Teaching Students About the History of Monsanto
Monsanto, a company with a controversial history, has evolved over the years to become an influential player in the agricultural and biotechnology industries. This article offers insights on how to teach students about the history of Monsanto, helping them gain a well-rounded understanding.
1. Begin with the origins: Introduce students to the establishment of Monsanto in 1901 by John Francis Queeny in St. Louis, Missouri. Explain that the company initially manufactured saccharin, an artificial sweetener, and later expanded its product line to produce other chemicals such as polychlorinated biphenyls (PCBs) and Agent Orange.
2. The chemical era: Inform students about Monsanto’s involvement in World War II by producing essential materials like styrene monomer and rubber compounds. Discuss the use of DDT pesticide after WWII and highlight Monsanto’s development of Agent Orange during the Vietnam War – both products associated with severe environmental and health effects.
3. Agribusiness shift: Emphasize Monsanto’s transition in the1980s from being primarily a chemical company into a life-sciences corporation focusing on agricultural biotechnology. Explain their introduction of Recombinant Bovine Growth Hormone (rBGH), a controversial product designed to increase milk production in cows.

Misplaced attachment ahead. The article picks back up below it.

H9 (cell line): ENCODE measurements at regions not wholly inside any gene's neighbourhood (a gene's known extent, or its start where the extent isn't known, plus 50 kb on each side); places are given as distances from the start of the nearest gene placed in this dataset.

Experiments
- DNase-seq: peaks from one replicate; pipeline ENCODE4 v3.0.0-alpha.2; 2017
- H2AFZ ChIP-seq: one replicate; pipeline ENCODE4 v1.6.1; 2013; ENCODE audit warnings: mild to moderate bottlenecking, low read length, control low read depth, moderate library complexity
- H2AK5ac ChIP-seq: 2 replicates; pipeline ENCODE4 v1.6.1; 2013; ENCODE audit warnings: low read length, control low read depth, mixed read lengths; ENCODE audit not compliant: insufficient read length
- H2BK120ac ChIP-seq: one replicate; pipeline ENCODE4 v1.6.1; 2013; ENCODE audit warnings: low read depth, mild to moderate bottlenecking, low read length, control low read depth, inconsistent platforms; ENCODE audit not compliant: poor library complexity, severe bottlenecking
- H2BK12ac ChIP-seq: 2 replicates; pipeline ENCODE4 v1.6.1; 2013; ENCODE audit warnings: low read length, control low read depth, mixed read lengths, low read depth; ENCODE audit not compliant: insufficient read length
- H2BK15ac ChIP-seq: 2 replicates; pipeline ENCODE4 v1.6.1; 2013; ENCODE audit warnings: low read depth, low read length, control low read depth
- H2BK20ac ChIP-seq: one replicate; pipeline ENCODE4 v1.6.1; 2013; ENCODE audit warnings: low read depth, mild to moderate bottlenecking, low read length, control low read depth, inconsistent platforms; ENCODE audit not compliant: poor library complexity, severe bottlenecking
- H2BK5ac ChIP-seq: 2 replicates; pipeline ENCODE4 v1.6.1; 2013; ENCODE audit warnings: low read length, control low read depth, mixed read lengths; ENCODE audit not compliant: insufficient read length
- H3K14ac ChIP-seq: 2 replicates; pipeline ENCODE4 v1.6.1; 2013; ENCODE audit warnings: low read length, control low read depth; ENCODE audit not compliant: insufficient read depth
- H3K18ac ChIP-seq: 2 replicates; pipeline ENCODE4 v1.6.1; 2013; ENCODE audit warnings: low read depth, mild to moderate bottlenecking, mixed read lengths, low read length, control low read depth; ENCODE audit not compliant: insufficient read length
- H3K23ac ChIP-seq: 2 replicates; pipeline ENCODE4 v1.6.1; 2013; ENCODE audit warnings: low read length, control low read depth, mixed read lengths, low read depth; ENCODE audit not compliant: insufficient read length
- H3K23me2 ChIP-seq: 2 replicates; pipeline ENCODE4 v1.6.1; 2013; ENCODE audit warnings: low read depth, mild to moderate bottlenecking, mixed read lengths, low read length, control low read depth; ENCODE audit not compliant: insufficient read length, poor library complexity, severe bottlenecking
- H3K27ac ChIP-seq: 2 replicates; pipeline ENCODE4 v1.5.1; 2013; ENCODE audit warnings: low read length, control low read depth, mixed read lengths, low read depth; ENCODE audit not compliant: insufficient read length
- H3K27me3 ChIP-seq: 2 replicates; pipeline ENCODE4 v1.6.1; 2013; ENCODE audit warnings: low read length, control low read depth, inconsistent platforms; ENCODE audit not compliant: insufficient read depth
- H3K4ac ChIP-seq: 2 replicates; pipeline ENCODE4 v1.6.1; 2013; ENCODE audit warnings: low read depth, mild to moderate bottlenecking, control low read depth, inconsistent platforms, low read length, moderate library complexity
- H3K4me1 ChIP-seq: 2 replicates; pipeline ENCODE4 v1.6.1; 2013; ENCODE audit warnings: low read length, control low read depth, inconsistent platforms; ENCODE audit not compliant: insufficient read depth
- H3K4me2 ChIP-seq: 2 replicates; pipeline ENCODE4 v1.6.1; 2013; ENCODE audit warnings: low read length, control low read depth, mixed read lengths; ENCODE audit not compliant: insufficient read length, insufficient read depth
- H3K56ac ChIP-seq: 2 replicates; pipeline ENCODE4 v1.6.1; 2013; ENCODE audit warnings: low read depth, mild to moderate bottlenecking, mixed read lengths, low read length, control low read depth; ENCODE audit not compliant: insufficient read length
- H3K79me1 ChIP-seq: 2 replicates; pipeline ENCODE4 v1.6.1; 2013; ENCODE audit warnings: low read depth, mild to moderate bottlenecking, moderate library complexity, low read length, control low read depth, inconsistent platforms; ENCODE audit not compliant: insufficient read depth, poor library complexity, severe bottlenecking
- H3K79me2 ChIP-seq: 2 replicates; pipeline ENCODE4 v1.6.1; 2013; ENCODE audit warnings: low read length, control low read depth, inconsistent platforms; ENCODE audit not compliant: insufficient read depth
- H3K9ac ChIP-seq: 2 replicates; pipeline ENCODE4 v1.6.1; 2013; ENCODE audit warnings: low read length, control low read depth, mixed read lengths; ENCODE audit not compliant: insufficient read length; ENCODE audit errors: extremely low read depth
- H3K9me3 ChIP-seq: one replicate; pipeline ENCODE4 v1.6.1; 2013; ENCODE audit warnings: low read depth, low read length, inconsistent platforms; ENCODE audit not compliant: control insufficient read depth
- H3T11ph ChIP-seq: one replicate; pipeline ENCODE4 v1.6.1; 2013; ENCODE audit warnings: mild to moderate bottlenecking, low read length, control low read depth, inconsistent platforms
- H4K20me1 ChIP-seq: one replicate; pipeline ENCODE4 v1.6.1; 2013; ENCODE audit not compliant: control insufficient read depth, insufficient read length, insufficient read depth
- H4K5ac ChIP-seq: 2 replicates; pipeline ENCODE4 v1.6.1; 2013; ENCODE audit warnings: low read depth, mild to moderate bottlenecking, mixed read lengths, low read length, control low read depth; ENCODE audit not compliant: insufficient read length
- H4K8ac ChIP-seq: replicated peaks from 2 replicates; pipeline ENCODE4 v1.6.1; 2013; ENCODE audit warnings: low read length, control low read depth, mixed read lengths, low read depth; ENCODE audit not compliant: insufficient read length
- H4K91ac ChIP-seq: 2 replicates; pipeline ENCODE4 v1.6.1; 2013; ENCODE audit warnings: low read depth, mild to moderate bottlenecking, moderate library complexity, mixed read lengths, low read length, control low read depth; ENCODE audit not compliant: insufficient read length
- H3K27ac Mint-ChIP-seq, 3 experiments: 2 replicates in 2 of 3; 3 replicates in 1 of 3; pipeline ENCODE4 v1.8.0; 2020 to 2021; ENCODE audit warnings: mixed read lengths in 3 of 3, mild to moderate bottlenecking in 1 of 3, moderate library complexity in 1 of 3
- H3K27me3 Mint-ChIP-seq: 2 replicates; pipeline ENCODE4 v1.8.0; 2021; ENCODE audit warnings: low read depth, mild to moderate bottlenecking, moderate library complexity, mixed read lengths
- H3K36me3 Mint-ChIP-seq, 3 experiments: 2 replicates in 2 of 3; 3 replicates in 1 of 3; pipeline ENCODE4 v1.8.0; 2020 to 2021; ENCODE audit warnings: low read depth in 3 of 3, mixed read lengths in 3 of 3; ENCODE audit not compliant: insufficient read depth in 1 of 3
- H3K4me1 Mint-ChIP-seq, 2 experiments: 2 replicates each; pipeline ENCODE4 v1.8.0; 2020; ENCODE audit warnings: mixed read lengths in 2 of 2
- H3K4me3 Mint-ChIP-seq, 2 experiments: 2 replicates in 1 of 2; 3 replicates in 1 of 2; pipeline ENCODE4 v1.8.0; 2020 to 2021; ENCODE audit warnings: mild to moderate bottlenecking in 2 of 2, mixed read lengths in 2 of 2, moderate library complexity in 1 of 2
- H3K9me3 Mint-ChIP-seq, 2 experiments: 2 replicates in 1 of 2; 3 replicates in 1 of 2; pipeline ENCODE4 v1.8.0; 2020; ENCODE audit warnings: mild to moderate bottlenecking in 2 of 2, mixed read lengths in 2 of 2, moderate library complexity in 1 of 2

4. Genetically Modified Organisms (GMOs): Instruct students on Monsanto’s development of genetically modified (GM) seeds since 1996, which led to widespread adoption of GM crops around the world. Discuss concerns related to GMO crops, including environmental impact, food safety, and corporate control over agriculture.
5. Acquisition by Bayer: Update students on recent developments such as Bayer’s acquisition of Monsanto in 2018 for $63 billion, making it one of the largest mergers in their industry. Mention that the merged company operates under Bayer’s name while phasing out the Monsanto brand.
6. Legal battles and controversies: Discuss recent lawsuits against Monsanto, such as glyphosate-based weed killer Roundup, now under Bayer’s management, which has been linked to cancer. Ensure students understand the importance of examining complex topics like corporate social responsibility, ethics, and public health.
7. Ethical considerations: Encourage students to engage in discussions about the ethical implications of Monsanto’s history in relation to human health, the environment, and the global food system. Promote critical thinking and ask them to consider different perspectives when forming their opinion.
In conclusion, teaching students about Monsanto’s history requires a nuanced approach that accounts for its various phases – from chemical production to the development of genetically modified seeds. By providing historical context and fostering open discussion around the ethical implications, students will be equipped with an informed outlook on this important topic in agriculture and biotechnology.